Another trend found on this album is a tendency for some songs to be overlong. In particular, Five Magics (which I already discussed), the title track, and Hangar 18 (God help my soul) are guilty of this trend. Rust in Peace...Polaris, after a drum intro followed by some guitars, settles into a rather accessible verse-bridge-chorus song structure which is oddly catchy at first. However, this cycle repeats three times for a total of three minutes, and by the time it breaks for its concluding section, any listener would probably be tired, and maybe even bored. Hangar 18, in contrast to the title track, spends too much time on its extended solo section. While in the first half of the song it’s not a problem, in the second half, when Marty and Dave go all out for nearly two-and-a-half minutes of soloing, the listener can’t help but begin to check the time halfway through, wondering when all of this will end. It would not be this way if there were variations in the solo breaks, but no. It’s these repetitive solo breaks which take away from the solos themselves which are without a doubt spectacular. It’s too bad, because ambitious as it is, one can’t help but feel that this was written for a live show and not as a studio track.
My last critique lies with Dave Mustaine’s vocals. Obviously, this isn’t a shock to many Megadeth fans, but if you’re new to the band, you should be warned that his voice is rather terrible. For most of this album though, his voice is bearable, especially compared to most death metal vocalists. Put frankly, his voice is at its best on album openers Holy Wars...The Punishment Due and Hangar 18 and at its worst on Tornado of Souls and Dawn Patrol. Fortunately, after listening to Megadeth for awhile, you start to get used to his growling, uneven voice. Just don’t listen to Dave’s singing after hearing a Judas Priest record or an Iron Maiden record (that tip comes from personal experience).
And now, after what seems like an endless amount of time criticizing Rust in Peace, it’s time to end on a positive note and explain why this album gets a ‘good’ rating. On Rust in Peace there are several superb tracks which easily deserve classic status not just among other Megadeth songs but in thrash metal in general. Album opener Holy Wars is the best of these tracks, perfectly blending the intense thrash riffs that made Megadeth famous with plenty of superb technical playing from everyone as well as great lyrics.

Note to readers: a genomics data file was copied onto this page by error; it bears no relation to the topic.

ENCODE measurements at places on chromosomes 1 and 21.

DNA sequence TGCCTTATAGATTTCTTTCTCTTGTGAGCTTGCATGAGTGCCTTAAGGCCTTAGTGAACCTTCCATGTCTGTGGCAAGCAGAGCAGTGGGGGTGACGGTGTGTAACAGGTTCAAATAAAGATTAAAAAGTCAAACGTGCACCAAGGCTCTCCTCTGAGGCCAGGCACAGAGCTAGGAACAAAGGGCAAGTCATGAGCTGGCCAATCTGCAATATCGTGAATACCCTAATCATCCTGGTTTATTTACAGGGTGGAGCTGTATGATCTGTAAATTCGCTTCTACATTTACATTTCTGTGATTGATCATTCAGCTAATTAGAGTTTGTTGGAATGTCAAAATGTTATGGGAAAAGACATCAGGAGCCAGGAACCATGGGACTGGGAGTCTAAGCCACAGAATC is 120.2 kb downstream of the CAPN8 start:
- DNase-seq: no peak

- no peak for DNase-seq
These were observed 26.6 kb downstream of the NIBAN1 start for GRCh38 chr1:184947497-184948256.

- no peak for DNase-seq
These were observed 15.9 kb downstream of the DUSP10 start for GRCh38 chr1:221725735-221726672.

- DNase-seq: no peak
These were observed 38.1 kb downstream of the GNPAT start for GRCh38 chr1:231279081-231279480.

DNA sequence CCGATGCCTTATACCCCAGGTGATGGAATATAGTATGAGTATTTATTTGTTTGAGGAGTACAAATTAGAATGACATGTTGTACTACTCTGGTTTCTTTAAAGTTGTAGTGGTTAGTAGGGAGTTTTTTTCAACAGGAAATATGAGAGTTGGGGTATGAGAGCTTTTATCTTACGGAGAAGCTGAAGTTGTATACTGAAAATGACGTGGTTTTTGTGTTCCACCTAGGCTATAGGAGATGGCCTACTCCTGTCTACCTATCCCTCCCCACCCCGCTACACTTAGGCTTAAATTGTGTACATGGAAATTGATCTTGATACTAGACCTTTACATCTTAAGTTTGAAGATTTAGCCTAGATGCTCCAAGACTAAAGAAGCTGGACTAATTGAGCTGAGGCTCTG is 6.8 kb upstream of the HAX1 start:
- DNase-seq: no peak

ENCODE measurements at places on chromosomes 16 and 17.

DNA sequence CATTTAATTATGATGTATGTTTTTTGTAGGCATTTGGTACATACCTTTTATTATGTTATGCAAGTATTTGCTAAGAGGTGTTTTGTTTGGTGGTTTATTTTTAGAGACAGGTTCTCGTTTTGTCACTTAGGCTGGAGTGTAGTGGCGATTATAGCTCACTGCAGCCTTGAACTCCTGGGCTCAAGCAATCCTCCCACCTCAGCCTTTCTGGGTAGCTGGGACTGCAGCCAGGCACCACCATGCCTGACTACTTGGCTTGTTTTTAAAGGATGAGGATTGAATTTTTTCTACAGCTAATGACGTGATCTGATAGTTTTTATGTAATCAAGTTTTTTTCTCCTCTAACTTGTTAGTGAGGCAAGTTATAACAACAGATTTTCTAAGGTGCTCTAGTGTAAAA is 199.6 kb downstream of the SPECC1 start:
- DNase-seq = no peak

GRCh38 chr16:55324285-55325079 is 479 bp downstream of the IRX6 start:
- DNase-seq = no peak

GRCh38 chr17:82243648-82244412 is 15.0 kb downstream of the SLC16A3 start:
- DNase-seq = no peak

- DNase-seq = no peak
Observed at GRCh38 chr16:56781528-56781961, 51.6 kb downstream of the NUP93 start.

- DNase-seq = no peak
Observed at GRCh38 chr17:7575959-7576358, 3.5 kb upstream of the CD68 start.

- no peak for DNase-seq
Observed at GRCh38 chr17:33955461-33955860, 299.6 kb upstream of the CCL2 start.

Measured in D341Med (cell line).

After the classic Holy Wars, starting about halfway through the album are three great songs, the first of which is Poison Was The Cure. The aforementioned song may take a minute to warm up, but it pays off well with two minutes of blistering, head-banging metal. The next two songs, Lucretia and Tornado of Souls, don’t have Mustaine’s greatest vocal moments, but the music more than makes up for it. Lucretia has a nice melodic intro before moving on to some mid-tempo, catchy riffing. Lucretia also has an extended solo section, but it is not nearly as overlong as Hangar 18’s. Tornado of Souls benefits from its brisk pace and riffs which don’t try to impress as much as others on the album and are better for it.
Let it also be said before my inevitable execution that despite my previous criticisms, Hangar 18 is still a good song, especially with its intense melodic opening and interesting lyrics about aliens and Area 51. Particularly enjoyable is the line “Military intelligence/two words combined that can’t make sense,” a line seemingly out of the mind of Hawkeye Pierce which unfortunately holds more truth than we would expect. To be honest, if it weren’t for the overlong solo section, I’d truly be ready to accept this song as the classic everyone says it is.
In the end, Rust in Peace is an album whose enjoyment depends on your tastes. If you don’t mind poor singing in metal music, than this may be your album. If you’re looking for a combination of great thrash riffs and technical playing, this album is definitely for you. And if you would rather listen to more accessible metal (if you get more enjoyment from that), than you may only be into some of this album. Rest assured, Rust in Peace may not be for everyone, but for metal fans everywhere, Rust in Peace will always have something to offer.